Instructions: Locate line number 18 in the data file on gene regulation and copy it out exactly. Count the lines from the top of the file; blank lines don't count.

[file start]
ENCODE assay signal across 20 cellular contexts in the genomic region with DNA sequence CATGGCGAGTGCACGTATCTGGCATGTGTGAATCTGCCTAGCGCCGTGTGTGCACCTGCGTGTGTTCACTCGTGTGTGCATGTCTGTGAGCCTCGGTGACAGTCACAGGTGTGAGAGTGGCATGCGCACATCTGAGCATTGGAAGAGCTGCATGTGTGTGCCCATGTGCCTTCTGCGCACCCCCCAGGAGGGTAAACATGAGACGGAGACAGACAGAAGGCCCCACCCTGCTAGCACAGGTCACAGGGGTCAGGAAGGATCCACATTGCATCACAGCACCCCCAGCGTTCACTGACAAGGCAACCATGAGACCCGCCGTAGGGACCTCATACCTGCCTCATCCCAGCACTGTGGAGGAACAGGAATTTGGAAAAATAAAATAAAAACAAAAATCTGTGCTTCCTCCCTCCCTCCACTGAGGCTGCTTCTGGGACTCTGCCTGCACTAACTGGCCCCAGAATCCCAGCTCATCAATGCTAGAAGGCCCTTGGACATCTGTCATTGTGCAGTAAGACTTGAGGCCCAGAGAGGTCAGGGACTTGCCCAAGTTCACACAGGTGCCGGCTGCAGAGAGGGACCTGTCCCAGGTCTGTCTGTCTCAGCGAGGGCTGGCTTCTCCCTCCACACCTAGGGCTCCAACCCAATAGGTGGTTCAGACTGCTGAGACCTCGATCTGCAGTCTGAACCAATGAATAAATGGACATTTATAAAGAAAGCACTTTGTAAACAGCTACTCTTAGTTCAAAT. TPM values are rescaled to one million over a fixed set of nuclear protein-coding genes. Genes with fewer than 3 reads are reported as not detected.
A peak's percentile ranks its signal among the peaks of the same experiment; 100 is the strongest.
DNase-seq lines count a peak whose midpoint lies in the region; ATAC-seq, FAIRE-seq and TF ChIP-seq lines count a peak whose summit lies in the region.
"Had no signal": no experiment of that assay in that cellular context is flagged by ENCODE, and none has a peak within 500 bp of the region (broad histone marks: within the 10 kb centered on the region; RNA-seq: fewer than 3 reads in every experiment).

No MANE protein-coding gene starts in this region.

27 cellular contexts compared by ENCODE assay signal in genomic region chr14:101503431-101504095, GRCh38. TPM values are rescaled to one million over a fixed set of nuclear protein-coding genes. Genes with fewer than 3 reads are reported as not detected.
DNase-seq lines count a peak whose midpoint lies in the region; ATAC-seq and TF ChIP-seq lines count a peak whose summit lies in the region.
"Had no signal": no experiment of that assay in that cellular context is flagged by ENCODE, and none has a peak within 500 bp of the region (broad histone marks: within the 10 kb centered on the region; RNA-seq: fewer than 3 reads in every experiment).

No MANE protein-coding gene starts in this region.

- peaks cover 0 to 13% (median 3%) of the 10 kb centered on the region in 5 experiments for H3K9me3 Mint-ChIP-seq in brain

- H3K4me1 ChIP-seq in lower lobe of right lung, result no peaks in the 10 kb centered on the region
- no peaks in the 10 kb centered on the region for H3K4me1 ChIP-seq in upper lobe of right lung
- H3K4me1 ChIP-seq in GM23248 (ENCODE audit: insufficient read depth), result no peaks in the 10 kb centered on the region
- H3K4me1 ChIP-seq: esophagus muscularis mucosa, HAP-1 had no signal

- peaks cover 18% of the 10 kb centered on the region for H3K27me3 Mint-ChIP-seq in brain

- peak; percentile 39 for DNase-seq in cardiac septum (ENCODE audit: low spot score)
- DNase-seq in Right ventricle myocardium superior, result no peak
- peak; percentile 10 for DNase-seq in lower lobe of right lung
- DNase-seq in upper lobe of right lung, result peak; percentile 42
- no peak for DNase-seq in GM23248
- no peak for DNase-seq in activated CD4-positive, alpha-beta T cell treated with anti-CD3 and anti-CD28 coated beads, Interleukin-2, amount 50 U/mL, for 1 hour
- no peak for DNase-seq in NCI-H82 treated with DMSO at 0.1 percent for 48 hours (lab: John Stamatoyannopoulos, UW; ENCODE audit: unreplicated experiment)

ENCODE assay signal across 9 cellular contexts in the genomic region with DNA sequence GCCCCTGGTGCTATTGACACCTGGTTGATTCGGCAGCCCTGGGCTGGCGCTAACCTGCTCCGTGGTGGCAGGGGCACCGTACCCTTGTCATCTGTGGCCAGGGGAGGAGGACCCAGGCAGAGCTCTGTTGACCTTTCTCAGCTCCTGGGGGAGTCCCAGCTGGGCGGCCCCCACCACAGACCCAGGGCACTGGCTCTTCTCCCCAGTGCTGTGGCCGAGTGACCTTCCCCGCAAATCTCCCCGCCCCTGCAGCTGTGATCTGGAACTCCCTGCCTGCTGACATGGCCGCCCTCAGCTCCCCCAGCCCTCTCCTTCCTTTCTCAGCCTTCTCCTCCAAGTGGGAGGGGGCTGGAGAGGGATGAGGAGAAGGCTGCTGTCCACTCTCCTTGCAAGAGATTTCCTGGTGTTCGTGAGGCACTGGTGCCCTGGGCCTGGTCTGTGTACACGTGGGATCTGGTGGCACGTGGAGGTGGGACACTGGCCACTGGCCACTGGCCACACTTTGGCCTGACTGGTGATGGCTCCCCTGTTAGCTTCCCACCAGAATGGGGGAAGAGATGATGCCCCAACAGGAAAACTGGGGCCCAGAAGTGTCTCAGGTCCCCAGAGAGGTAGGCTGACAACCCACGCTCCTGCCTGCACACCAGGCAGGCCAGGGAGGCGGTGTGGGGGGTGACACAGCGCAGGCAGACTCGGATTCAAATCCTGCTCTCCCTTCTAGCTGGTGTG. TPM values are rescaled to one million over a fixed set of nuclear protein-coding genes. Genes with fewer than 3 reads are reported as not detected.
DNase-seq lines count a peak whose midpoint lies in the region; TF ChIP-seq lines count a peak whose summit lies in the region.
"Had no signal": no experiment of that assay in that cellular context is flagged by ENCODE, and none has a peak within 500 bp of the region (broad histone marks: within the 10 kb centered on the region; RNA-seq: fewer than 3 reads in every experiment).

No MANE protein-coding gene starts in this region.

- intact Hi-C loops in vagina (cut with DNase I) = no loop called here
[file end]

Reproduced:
- peak; percentile 10 for DNase-seq in lower lobe of right lung